The University of Maryland Medical Center is one of 18 sites chosen by federal health officials to perform lung volume reduction surgery for people with severe emphysema who are covered by Medicare. The surgeries will be part of a seven-year, national study to evaluate the safety and effectiveness of the procedure, which involves the removal of about 20 to 30 percent of a patient's over-inflated, diseased lungs.
Physicians at the University of Maryland Medical Center and the Johns Hopkins University will collaborate to form the Maryland Lung Volume Reduction Surgery Clinical Center. Patients in the study will undergo evaluation and receive medical therapy at either the University of Maryland Medical Center or the Johns Hopkins Hospital, and those selected for surgery will have it performed at the University of Maryland.
"This study will be important for us to evaluate definitively the role of lung volume reduction surgery and find out which patients would benefit the most," says Mark Krasna, M.D., director of General Thoracic Surgery at the University of Maryland Medical Center. Dr. Krasna, an associate professor of surgery who is the principal investigator of the study in Maryland, has performed volume reduction surgery on more than 75 patients since 1994.
Jonathan Orens, M.D., an assistant professor of medicine and pulmonologist at the University of Maryland and Henry Fessler, M.D., an assistant professor of medicine and pulmonologist at Johns Hopkins University School of Medicine, are working with Dr. Krasna on the study.
"While this operation has been performed on several thousand patients over the past two years, the duration of its benefit and its role in the comprehensive care of patients with emphysema can only be learned by direct comparison with the best available non-surgical care," says Dr. Fessler.
The surgery is offered to patients with severe emphysema, a chronic condition that is a major cause of death and disability in the United States. The disease, which affects about two million Americans, is usually caused by smoking. The damaged lung tissue becomes inflated with enlarged air sacs, preventing muscles involved in breathing to move normally. Lung volume reduction surgery has helped many patients to have improved lung function and better quality of life because their lungs are more able to expand and contract. However, the surgery is risky since patients have decreased lung function and are quite ill before the surgery because of their emphysema.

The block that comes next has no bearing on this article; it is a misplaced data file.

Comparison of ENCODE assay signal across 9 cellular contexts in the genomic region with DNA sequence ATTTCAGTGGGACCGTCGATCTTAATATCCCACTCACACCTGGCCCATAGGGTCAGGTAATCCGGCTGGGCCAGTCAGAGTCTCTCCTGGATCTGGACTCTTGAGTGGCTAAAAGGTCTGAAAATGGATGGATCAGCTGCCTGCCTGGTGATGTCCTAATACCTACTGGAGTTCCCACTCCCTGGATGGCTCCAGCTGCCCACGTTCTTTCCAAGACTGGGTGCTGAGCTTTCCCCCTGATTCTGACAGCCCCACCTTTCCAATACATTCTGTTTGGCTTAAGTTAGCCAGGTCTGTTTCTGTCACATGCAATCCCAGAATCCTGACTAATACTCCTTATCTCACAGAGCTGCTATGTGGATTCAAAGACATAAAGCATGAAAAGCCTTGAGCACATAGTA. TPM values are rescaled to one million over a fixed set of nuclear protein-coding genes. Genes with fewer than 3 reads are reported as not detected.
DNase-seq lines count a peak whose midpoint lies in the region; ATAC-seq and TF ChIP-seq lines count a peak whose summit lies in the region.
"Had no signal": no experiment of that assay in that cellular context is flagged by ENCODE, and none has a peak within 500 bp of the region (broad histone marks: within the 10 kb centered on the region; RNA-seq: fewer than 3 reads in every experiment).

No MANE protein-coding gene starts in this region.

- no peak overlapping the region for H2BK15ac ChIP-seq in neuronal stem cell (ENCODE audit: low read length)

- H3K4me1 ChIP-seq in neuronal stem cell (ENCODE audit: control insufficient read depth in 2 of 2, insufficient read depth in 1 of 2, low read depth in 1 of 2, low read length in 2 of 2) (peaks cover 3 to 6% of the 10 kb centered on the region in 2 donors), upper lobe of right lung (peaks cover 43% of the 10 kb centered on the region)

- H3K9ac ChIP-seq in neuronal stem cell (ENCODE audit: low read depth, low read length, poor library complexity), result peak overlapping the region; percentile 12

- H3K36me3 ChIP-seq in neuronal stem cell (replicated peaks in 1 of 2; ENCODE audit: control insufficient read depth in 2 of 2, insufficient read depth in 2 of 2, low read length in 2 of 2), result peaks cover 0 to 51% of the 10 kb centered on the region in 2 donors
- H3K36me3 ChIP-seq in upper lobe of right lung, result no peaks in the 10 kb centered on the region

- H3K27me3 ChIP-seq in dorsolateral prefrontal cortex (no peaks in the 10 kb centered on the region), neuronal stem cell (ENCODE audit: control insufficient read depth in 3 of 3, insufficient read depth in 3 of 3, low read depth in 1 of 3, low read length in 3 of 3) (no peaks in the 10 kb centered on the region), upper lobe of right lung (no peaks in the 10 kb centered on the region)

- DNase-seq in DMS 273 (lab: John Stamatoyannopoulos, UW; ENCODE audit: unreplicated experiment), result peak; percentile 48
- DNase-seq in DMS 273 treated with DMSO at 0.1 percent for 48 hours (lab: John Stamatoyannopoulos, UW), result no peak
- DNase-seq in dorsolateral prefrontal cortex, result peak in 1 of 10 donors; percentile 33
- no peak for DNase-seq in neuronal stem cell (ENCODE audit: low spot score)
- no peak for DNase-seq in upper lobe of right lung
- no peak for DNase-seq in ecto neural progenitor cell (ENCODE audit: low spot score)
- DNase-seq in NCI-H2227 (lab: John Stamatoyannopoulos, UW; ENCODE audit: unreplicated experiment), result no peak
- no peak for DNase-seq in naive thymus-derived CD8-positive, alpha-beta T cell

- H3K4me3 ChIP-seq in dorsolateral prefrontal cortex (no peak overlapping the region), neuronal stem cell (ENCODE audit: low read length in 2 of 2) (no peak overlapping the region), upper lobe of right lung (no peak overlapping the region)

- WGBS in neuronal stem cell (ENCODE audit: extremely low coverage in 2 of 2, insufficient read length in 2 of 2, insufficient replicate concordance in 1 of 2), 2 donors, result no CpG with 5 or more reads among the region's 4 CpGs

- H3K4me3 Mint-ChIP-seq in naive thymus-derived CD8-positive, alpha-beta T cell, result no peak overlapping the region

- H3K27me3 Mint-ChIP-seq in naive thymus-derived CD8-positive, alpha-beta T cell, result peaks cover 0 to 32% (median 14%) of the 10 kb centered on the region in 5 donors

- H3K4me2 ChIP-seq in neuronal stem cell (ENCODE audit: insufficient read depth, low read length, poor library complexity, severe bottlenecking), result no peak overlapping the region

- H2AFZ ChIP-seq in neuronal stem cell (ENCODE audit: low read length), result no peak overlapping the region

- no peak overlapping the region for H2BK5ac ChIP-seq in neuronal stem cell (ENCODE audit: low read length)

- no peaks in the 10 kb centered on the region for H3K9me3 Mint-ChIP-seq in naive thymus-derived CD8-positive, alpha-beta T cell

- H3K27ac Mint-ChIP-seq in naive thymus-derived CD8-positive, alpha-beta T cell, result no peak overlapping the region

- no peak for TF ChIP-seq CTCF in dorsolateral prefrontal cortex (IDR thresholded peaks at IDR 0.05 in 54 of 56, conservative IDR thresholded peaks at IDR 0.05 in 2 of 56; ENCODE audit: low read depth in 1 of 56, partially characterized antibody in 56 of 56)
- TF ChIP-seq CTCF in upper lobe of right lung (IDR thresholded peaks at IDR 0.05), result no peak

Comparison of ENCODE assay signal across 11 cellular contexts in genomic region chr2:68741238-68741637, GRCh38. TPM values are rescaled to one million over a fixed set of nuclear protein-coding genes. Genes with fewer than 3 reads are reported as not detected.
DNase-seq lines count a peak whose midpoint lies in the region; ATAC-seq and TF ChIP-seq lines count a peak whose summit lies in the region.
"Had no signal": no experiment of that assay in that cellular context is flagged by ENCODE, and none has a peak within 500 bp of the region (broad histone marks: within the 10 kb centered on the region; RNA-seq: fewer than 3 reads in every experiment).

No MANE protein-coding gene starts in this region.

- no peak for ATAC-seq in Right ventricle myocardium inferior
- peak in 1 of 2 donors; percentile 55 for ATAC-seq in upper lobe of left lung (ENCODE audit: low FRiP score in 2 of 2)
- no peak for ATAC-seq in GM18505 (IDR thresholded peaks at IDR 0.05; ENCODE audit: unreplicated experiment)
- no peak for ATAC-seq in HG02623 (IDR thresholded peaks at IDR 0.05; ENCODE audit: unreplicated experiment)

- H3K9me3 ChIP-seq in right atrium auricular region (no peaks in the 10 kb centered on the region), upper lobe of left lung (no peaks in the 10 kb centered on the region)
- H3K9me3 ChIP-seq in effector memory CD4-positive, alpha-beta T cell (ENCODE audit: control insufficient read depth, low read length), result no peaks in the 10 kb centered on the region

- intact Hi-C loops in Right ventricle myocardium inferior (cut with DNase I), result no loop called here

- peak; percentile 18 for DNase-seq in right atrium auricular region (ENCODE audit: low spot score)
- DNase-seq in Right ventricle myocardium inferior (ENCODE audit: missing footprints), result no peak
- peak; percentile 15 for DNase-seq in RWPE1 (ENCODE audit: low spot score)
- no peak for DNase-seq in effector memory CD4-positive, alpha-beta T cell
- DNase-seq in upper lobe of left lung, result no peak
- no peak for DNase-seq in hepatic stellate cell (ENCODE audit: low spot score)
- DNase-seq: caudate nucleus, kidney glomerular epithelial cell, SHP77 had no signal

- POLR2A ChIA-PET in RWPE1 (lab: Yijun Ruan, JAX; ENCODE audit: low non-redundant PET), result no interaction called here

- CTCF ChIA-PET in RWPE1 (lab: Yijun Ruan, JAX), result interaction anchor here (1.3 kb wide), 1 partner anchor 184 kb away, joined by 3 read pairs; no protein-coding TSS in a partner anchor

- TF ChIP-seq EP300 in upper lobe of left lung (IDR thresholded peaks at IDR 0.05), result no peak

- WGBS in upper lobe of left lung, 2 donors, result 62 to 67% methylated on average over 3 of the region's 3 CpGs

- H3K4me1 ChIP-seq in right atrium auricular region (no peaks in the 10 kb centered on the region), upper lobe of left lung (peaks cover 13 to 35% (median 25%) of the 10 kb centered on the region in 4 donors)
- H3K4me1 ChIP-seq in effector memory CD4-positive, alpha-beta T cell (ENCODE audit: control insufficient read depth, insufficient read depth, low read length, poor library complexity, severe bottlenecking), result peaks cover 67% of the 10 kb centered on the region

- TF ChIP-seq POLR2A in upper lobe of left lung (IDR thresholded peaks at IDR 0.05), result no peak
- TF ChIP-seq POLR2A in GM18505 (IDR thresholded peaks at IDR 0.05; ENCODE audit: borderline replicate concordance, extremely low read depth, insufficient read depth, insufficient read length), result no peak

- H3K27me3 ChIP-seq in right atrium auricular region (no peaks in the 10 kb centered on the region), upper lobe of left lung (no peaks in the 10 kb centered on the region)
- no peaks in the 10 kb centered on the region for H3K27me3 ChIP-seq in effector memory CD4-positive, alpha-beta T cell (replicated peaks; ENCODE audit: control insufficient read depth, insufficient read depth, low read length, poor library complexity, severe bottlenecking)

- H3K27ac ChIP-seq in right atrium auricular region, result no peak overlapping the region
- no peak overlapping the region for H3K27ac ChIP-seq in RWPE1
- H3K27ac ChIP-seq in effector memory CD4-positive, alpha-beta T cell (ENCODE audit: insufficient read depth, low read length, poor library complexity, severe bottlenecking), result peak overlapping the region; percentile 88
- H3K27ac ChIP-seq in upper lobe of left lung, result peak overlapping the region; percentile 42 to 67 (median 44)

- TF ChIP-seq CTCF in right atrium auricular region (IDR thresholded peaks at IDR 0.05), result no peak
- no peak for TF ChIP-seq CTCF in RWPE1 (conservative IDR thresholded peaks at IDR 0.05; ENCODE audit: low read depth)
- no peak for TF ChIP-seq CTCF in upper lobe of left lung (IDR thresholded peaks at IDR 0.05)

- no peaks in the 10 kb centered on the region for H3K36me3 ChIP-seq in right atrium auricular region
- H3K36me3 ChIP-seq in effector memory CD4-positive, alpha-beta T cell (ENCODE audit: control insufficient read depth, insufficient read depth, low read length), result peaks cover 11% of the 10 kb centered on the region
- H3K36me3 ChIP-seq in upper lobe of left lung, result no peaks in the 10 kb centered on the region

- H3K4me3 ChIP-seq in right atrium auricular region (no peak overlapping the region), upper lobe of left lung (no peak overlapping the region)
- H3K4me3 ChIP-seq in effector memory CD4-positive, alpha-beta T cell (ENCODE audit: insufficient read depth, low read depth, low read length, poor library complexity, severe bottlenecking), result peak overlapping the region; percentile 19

This will be the first large, prospective study of the surgical procedure. The study will be conducted by the National Heart, Lung, and Blood Institute (NHLBI) and funded by the Health Care Financing Administration (HCFA), which will cover patient care costs for the Medicare beneficiaries who are candidates in the study. It is the first time HCFA and NHLBI have collaborated on a study of this magnitude.
Nationwide, about 2600 patients will be enrolled. All will receive intensive medical therapy and pulmonary rehabilitation. Half of the patients will be randomly selected to undergo the volume reduction surgery. Throughout the study, all participants will be evaluated for exercise ability, lung function, quality of life, illness and survival. Both the University of Maryland and Johns Hopkins will evaluate and follow patients in the study and guide medical treatment.
The University of Maryland Medical Center is the only site in the Mid-Atlantic region where surgery will be performed as part of the study. In addition, it is one of only six centers in the U.S. where the surgery will be performed in two different ways. One method involves a standard chest incision. The other approach, a less-invasive technique called thoracoscopy, requires only a few small incisions and is guided by a video camera.
Medical therapy for emphysema includes medications to dilate constricted airways, reduce inflammation, and prevent infection. Exercise training and supplemental oxygen are also used.
Those interested in participating in the study should call Study Nurse Coordinator Karen King at 410-328-2168.
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